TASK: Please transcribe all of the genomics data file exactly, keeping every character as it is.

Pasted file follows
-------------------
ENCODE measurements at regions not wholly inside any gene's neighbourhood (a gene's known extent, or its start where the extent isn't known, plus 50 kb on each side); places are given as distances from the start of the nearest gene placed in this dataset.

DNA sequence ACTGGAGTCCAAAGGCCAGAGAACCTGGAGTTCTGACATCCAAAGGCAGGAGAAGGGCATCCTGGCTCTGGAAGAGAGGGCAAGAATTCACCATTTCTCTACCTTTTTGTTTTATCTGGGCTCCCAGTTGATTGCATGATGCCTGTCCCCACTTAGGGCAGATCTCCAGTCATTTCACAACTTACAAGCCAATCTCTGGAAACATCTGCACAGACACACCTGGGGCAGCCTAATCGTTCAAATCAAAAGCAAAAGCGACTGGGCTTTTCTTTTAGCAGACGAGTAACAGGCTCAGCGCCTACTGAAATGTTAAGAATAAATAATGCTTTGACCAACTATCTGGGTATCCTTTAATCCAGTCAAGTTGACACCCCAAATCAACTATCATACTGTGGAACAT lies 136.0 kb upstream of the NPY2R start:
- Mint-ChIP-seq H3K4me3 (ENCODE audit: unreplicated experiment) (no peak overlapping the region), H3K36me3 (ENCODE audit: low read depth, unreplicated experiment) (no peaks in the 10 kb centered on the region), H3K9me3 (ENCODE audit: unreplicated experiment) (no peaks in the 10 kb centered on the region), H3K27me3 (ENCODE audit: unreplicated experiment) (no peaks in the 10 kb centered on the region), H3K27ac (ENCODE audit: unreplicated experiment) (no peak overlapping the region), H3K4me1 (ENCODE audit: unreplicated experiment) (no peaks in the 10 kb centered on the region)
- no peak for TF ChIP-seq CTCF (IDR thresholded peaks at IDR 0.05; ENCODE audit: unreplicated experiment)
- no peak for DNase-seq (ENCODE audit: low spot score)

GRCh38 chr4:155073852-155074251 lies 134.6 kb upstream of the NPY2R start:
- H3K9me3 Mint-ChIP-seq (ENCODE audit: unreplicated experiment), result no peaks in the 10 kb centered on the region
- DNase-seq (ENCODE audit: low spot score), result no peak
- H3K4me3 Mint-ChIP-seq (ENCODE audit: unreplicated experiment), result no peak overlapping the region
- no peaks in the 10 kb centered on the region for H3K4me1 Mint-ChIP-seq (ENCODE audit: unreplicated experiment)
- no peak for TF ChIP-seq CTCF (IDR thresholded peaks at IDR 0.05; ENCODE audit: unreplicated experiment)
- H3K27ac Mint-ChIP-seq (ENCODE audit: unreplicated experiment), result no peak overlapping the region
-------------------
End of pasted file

ENCODE measurements at regions not wholly inside any gene's neighbourhood (a gene's known extent, or its start where the extent isn't known, plus 50 kb on each side); places are given as distances from the start of the nearest gene placed in this dataset.

DNA sequence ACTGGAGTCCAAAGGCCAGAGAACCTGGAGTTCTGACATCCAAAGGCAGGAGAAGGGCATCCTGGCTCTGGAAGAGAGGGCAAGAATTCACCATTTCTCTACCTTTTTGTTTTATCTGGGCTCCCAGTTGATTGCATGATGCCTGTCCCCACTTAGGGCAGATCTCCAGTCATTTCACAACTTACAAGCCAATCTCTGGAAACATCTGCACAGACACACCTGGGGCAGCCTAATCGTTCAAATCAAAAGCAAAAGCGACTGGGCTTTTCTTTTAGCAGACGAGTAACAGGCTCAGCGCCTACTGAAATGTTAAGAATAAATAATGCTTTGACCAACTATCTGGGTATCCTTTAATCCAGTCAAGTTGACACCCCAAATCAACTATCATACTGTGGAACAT lies 136.0 kb upstream of the NPY2R start:
- Mint-ChIP-seq H3K4me3 (ENCODE audit: unreplicated experiment) (no peak overlapping the region), H3K36me3 (ENCODE audit: low read depth, unreplicated experiment) (no peaks in the 10 kb centered on the region), H3K9me3 (ENCODE audit: unreplicated experiment) (no peaks in the 10 kb centered on the region), H3K27me3 (ENCODE audit: unreplicated experiment) (no peaks in the 10 kb centered on the region), H3K27ac (ENCODE audit: unreplicated experiment) (no peak overlapping the region), H3K4me1 (ENCODE audit: unreplicated experiment) (no peaks in the 10 kb centered on the region)
- no peak for TF ChIP-seq CTCF (IDR thresholded peaks at IDR 0.05; ENCODE audit: unreplicated experiment)
- no peak for DNase-seq (ENCODE audit: low spot score)

GRCh38 chr4:155073852-155074251 lies 134.6 kb upstream of the NPY2R start:
- H3K9me3 Mint-ChIP-seq (ENCODE audit: unreplicated experiment), result no peaks in the 10 kb centered on the region
- DNase-seq (ENCODE audit: low spot score), result no peak
- H3K4me3 Mint-ChIP-seq (ENCODE audit: unreplicated experiment), result no peak overlapping the region
- no peaks in the 10 kb centered on the region for H3K4me1 Mint-ChIP-seq (ENCODE audit: unreplicated experiment)
- no peak for TF ChIP-seq CTCF (IDR thresholded peaks at IDR 0.05; ENCODE audit: unreplicated experiment)
- H3K27ac Mint-ChIP-seq (ENCODE audit: unreplicated experiment), result no peak overlapping the region